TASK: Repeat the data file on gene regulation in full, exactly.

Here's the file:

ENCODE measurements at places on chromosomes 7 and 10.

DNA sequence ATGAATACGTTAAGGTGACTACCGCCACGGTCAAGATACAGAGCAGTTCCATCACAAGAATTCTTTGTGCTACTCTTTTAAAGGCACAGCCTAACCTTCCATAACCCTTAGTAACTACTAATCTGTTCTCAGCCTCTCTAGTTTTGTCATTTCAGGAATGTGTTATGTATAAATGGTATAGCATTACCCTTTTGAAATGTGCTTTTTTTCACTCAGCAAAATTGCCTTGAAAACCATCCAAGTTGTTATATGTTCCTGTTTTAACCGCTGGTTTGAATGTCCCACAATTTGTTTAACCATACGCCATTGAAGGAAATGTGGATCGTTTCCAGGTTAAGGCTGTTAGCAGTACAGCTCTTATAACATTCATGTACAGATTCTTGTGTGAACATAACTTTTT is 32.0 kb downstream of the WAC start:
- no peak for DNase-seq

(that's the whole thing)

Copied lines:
ENCODE measurements at places on chromosomes 7 and 10.

DNA sequence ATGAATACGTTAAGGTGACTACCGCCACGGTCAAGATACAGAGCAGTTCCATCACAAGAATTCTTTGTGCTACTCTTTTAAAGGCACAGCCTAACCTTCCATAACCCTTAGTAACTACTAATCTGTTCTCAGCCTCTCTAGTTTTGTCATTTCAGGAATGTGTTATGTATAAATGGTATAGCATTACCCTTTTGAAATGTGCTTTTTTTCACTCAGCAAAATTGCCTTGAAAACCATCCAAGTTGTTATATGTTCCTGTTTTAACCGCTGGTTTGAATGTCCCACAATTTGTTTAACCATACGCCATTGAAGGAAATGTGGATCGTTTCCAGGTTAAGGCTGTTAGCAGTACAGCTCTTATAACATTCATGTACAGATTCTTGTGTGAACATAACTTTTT is 32.0 kb downstream of the WAC start:
- no peak for DNase-seq